A Hugging Meditation


After the events this week in the Middle East, I have been feeling a deep sense of sorrow. I had many discussions both with people who were celebrating and with people, like me, who just felt sad at the state of the world. I keep thinking we all need to do better than this.

Today I realized that I was on the verge of tears for no apparent reason. It had been coming and going for quite some time, but today on the drive home I found them welling up in me. I had the radio on in the car and a Depeche Mode song came on. “People are people so why can it be, that you and I should get along so awfully” and “I can’t understand, how can a man, hate another man. Help me understand.” The dam broke. I was crying and driving and thinking that I just don’t understand people. I felt like an alien in this world, looking on in horror at what we do to each other.

I was on my way to walk around a lake and I drove there with a certain sense of desperation. I needed something to help me either understand or find peace with the world.

It was very windy and it was even more so next to the lake, which further agitated me. I was looking at the people passing me on my walk — hoping, I think, to see something to pull me out of the state I was in. It occurred to me that I really needed a hug. And as I passed the people around the lake I thought, “I bet they could use one, too.”

Then it came to me to picture myself giving each of them a hug. One by one, as they passed me, I imagined what it would be like to hug them. I looked at each person and tried to feel myself hugging them and what kind of hugger they might be or what kind of reaction they might have. I imagined some would be rather jolly about it and perhaps chuckle good naturedly. Some would maybe only give a shoulders-touching-tapping-on-the-back kind of hug, while others would give full body hugs. Some would be happy, some would be embarrassed and some would be standoffish.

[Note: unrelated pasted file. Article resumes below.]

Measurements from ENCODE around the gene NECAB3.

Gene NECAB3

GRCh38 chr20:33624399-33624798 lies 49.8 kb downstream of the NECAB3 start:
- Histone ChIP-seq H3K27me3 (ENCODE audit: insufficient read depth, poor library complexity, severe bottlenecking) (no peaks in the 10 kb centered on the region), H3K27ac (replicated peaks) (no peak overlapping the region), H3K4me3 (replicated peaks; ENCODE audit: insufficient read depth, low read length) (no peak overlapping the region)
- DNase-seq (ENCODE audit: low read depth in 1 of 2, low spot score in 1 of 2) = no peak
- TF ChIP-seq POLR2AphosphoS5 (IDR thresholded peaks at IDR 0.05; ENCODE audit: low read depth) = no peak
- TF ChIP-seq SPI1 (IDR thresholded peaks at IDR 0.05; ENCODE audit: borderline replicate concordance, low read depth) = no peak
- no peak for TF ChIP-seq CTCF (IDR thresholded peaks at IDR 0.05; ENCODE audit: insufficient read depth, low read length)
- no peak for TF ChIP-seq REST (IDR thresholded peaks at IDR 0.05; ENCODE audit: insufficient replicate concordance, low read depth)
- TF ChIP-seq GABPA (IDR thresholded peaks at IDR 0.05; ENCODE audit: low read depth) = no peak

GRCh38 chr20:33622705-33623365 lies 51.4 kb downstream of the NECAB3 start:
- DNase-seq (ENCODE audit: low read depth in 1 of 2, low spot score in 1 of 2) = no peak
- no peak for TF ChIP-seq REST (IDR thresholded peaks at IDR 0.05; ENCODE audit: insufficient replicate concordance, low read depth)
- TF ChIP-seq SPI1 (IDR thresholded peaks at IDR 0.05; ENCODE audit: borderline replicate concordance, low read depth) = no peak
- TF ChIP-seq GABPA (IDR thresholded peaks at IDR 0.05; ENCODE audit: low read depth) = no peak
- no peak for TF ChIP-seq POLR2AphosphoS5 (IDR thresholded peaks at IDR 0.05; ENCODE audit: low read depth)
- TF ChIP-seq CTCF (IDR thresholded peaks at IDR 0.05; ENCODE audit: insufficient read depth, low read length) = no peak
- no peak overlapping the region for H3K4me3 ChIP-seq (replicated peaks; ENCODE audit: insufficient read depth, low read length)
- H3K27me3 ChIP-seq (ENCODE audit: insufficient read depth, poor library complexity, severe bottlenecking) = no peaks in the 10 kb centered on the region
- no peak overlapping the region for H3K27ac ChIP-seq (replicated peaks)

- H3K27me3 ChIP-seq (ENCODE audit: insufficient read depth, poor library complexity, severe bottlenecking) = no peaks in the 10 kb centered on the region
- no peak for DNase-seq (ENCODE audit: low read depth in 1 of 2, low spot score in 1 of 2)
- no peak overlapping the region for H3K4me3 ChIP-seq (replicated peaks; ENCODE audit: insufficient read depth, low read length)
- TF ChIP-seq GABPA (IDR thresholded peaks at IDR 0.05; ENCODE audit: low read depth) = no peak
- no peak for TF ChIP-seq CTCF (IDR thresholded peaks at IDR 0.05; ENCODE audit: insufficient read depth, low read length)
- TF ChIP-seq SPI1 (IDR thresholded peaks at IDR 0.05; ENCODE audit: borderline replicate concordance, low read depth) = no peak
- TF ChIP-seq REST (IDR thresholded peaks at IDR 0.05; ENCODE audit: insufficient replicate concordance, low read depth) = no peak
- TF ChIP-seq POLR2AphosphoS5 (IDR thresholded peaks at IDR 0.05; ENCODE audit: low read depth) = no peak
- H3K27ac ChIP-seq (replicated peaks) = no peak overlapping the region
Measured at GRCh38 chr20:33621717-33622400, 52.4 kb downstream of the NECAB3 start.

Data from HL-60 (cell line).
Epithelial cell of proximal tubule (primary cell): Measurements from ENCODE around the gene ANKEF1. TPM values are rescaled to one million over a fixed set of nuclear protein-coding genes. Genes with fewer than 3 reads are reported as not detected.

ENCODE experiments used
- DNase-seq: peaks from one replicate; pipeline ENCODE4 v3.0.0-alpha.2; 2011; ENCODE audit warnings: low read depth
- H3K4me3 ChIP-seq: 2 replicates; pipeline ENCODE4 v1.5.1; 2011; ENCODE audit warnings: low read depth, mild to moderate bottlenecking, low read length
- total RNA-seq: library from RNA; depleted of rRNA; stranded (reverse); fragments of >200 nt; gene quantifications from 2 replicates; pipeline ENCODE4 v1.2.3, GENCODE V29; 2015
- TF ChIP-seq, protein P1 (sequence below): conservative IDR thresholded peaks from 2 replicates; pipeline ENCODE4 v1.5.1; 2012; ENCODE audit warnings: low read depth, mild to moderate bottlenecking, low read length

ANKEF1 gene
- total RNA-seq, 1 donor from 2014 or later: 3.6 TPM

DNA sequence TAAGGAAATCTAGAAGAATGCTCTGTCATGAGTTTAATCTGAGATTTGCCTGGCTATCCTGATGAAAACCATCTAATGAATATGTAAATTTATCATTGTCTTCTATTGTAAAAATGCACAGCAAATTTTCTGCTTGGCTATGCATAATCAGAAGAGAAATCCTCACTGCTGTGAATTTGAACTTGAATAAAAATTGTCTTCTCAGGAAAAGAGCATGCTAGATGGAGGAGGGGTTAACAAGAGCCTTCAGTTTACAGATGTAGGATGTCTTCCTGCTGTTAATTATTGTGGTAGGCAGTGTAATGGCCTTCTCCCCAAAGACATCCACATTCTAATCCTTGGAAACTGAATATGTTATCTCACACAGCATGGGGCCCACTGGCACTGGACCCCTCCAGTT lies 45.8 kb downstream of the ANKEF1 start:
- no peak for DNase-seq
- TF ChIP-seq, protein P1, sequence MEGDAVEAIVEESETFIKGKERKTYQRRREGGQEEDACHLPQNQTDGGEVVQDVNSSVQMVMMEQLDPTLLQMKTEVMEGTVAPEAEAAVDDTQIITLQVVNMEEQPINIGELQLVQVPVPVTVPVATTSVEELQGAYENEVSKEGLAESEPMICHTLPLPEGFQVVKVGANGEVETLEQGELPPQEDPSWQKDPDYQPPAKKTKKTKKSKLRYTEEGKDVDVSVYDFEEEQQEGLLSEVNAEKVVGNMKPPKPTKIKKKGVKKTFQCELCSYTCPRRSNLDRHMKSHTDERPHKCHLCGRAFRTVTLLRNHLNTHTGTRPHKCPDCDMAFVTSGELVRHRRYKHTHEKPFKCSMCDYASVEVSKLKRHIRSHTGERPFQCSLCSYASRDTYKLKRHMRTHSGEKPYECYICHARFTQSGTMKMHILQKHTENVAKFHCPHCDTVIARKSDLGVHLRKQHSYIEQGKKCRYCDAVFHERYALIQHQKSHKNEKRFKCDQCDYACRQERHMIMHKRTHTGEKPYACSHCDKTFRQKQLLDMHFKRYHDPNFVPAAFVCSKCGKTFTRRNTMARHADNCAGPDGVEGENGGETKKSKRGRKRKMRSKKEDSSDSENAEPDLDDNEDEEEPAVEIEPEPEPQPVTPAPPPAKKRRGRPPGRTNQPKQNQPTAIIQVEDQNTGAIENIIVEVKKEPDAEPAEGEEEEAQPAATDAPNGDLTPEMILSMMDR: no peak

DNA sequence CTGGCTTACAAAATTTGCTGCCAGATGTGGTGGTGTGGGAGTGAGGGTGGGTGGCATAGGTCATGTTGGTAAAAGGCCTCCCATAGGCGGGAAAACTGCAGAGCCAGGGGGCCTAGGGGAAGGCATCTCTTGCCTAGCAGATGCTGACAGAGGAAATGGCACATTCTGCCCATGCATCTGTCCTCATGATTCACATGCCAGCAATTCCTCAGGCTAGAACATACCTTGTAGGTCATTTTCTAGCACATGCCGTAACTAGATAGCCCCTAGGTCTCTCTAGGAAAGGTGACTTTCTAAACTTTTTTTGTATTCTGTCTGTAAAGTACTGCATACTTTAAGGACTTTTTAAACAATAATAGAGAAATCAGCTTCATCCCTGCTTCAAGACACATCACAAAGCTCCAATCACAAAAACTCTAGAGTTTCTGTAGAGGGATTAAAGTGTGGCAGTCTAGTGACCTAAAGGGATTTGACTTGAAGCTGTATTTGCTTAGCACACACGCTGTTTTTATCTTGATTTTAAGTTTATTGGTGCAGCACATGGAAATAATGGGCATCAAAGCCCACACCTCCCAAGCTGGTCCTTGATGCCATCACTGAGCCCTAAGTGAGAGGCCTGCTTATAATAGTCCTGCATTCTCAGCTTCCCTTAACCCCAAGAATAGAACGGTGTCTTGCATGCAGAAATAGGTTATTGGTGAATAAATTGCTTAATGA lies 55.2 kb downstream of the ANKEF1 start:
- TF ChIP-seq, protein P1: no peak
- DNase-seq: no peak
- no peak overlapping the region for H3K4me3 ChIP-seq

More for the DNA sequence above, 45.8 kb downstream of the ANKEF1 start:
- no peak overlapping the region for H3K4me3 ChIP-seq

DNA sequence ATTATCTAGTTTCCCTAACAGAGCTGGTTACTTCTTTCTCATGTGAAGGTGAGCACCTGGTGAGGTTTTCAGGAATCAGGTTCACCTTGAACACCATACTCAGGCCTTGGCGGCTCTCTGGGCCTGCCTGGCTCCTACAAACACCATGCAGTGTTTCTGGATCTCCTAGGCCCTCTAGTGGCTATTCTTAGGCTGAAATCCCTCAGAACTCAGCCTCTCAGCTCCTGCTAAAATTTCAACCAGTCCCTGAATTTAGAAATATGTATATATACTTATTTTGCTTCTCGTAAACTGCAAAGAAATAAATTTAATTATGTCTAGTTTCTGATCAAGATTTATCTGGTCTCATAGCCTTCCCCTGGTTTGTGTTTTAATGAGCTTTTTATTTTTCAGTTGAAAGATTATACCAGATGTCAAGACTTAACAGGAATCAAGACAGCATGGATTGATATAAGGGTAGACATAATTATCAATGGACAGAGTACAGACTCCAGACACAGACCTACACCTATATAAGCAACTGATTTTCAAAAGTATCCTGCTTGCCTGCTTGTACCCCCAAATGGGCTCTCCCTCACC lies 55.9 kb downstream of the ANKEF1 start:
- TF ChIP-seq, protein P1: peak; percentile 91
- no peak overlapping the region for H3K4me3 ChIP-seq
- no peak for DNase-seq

I passed one young man standing on the shore, looking at the lake and I nearly burst into tears again, because he seemed so sad. Some people looked like they rarely got hugged and others looked like they were surrounded with people to hug. When I passed two people who were together, I imagined a group hug. In my mind I hugged the elderly, the children, the men, women, dogs, the runners, walkers and bikers. I even pictured giving the ducks a happy scratch under the feathers.

After a while I noticed that I felt better, lighter. Some of my sadness had dissipated. Then I not only pictured me hugging everyone, but I sent a burst of loving energy to them as I passed. That is when some people actually noticed me noticing them. A few brave souls met eyes with me and kind of smiled. Not full smiles, those tight-lipped-half-smiles we reserve for strangers or when we are putting on a brave face. But they smiled. The energy in me started to return and the sadness lifted.

I began to feel unity and kinship with my fellow humans again. I remembered that we are all, every one of us, capable of love, even the people with vastly different world views than my own. We all have the same basic needs — food, shelter and affection. And we all sometimes just need a hug.

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